Senator John McCain recently visited India and was the first high-level U.S. government official to meet with Prime Minister Modi.
Pakistan’s army has locked the country in an enduring rivalry with India to revise the maps in Kashmir and to resist India’s slow but inevitable rise. To prosecute these dangerous policies, the army employs non-state actors under the security of its ever-expanding nuclear umbrella.
India recently witnessed watershed election result and expectations are high for the policy initiatives emerging from New Delhi.
South Asia’s future remains clouded with uncertainty. The upcoming U.S. exit from Afghanistan, the radicalization across the region, and persisting political rivalries continue to impede regional growth and economic integration.
In autumn 2001, U.S. and NATO troops were deployed to Afghanistan to unseat the Taliban rulers. Yet, despite a more than decade-long attempt to eradicate them, the Taliban has endured—regrouping and reestablishing themselves as a significant insurgent movement.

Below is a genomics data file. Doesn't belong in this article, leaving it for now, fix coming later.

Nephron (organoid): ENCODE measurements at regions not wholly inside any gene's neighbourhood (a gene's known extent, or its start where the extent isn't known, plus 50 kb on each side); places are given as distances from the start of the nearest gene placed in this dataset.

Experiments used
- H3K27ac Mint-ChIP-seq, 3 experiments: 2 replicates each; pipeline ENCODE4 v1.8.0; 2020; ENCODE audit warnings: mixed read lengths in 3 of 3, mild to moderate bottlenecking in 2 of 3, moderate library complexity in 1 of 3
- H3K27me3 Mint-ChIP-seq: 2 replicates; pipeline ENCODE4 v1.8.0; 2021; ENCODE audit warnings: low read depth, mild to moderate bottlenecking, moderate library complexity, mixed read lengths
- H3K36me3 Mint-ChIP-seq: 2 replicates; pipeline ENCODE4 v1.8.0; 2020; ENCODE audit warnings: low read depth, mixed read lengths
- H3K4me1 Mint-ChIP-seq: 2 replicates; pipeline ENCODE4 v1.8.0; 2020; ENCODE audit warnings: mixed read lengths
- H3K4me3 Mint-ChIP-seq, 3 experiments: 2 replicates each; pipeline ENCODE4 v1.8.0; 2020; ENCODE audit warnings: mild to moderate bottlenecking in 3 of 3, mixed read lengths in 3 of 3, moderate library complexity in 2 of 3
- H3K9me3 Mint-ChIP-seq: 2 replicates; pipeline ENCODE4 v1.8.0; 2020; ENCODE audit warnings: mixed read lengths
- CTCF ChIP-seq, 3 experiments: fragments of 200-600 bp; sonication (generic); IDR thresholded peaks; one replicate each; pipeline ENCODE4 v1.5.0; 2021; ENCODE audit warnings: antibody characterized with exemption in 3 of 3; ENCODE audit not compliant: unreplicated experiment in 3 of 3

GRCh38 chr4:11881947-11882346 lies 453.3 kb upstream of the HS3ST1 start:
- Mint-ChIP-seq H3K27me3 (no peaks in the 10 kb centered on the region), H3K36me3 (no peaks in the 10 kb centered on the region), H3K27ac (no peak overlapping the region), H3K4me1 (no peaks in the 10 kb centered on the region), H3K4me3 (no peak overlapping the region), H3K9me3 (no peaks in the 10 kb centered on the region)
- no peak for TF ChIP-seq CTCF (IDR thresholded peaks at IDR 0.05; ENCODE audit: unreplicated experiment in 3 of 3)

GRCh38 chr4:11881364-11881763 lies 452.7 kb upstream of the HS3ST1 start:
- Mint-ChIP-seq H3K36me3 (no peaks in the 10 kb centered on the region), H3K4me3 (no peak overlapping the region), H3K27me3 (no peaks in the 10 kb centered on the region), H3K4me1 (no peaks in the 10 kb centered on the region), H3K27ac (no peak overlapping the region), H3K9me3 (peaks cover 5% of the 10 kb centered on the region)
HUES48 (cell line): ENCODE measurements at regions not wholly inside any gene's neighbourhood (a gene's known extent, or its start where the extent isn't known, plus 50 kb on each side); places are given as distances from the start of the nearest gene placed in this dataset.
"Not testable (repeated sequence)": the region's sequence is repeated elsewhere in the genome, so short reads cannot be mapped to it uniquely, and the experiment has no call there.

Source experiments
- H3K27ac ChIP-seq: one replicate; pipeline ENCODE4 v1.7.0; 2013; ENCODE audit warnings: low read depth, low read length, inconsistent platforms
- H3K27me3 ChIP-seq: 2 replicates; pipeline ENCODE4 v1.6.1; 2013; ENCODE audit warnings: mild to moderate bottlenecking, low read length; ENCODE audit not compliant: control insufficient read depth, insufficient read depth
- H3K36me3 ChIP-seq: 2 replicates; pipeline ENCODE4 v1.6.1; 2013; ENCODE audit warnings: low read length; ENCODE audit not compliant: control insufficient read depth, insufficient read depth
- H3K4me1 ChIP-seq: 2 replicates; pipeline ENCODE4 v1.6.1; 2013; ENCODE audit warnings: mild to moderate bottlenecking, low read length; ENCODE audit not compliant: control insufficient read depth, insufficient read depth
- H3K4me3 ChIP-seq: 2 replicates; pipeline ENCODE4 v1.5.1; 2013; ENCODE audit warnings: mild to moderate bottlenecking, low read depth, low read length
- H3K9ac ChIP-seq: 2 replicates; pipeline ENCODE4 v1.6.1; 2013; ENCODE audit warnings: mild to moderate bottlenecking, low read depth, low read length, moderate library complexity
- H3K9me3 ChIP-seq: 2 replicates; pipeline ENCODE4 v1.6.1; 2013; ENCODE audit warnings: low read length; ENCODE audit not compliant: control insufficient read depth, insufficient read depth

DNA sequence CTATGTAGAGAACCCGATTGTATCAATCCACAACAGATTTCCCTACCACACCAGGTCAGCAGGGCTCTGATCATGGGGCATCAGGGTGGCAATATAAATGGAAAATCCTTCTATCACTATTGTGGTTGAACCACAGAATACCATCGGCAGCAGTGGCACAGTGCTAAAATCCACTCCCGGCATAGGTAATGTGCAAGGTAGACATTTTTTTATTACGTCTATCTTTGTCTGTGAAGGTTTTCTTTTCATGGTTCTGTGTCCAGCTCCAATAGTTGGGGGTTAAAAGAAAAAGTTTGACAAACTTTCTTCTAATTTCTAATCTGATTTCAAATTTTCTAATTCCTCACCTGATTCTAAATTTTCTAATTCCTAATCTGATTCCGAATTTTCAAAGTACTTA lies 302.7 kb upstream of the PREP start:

Indonesian presidential candidates Prabowo Subianto and Joko Widodo both have the capacity to bend Indonesia’s arc of history—but each in a different direction.
Narendra Modi’s accession as India’s new prime minister raises questions about the future of India-Bangladesh relations. Modi’s predecessor enjoyed a strong relationship with Dhaka, although he did not conclude key agreements on border demarcation and water sharing.
India has fallen far and fast from the runaway growth rates it enjoyed in the first decade of the twenty-first century. The recent election results have demonstrated a nationwide desire to reverse this trend.
As Narendra Modi’s government takes shape in New Delhi, questions abound about the future of the India-Pakistan relationship.
In managing violent rebellions, democracies must often choose between coercion and accommodation. As the world’s largest democracy, India is no stranger to this trade-off: it has struggled over the past several decades to address several domestic insurgencies.